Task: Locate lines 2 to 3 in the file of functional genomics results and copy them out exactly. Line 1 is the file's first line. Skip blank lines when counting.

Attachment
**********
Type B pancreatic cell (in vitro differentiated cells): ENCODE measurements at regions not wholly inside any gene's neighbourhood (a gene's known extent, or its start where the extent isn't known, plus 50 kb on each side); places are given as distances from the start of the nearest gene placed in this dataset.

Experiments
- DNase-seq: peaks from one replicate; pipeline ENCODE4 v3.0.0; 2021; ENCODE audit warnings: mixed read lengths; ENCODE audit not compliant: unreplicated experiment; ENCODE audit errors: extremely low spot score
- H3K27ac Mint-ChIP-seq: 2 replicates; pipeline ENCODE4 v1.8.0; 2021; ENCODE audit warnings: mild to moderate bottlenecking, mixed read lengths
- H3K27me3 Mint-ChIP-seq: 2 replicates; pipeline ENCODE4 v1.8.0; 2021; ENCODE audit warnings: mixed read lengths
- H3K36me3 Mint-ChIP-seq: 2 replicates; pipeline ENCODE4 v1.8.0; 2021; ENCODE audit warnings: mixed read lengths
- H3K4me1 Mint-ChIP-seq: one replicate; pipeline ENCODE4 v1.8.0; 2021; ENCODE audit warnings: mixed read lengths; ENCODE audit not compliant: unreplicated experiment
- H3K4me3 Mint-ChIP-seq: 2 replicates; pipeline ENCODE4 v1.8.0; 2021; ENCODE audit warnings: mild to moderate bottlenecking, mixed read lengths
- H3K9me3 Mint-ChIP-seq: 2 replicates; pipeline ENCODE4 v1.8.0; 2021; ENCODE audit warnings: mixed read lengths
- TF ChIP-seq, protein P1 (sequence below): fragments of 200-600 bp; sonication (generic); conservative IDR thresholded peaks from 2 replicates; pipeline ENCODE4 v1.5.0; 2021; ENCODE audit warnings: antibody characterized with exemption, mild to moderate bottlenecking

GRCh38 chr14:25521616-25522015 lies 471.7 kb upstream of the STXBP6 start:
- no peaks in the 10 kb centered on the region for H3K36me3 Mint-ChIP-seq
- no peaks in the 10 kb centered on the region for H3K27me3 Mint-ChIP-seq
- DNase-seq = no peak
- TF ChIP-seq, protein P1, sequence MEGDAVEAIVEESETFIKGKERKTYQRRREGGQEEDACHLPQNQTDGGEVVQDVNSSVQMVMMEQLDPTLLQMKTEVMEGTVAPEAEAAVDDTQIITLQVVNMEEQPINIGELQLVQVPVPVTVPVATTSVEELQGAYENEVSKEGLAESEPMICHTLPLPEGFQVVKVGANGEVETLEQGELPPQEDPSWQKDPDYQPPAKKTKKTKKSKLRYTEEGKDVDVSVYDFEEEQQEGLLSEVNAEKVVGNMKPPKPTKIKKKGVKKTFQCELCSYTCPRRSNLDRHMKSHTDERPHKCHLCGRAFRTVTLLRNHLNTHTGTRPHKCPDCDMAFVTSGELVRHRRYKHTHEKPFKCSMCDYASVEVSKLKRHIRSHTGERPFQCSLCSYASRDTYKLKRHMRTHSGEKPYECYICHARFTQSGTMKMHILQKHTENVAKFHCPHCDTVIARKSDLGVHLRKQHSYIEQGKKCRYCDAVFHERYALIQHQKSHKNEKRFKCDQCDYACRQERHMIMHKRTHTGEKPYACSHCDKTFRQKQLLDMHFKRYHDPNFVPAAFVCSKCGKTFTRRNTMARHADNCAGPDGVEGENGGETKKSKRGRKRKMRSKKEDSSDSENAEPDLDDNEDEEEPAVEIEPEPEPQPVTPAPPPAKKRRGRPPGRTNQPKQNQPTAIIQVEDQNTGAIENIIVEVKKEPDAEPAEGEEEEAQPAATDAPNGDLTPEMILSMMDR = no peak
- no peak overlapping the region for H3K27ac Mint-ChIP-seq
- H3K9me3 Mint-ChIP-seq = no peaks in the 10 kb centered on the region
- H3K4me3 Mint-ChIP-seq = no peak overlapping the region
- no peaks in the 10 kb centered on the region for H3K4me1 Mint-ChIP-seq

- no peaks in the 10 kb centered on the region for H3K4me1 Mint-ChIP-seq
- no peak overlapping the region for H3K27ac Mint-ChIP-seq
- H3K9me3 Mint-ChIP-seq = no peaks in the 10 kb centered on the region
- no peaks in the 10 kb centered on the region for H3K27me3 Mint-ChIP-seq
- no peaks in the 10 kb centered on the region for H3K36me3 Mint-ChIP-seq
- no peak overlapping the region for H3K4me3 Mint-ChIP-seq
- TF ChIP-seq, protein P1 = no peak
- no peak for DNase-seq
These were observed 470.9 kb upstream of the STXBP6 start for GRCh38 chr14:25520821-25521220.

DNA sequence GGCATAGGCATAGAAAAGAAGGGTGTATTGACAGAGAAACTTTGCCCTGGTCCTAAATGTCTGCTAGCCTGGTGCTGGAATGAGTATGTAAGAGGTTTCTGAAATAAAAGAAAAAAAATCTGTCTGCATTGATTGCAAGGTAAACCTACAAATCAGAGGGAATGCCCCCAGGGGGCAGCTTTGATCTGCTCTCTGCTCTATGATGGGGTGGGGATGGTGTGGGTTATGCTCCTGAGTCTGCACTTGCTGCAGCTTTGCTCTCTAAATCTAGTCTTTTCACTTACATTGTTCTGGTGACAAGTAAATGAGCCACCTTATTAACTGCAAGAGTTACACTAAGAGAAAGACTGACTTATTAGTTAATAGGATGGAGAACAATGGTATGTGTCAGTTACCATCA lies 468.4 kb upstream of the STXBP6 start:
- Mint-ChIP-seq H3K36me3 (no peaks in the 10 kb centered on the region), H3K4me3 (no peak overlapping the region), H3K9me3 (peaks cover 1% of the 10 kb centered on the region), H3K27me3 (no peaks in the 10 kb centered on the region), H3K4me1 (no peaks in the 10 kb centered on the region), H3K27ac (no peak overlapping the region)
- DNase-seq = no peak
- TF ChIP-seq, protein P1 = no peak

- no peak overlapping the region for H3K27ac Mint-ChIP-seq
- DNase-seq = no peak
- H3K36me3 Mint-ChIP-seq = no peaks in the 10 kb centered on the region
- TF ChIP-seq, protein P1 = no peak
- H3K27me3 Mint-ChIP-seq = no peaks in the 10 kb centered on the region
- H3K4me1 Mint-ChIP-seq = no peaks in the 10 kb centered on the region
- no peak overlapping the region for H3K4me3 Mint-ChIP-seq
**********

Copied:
Experiments
- DNase-seq: peaks from one replicate; pipeline ENCODE4 v3.0.0; 2021; ENCODE audit warnings: mixed read lengths; ENCODE audit not compliant: unreplicated experiment; ENCODE audit errors: extremely low spot score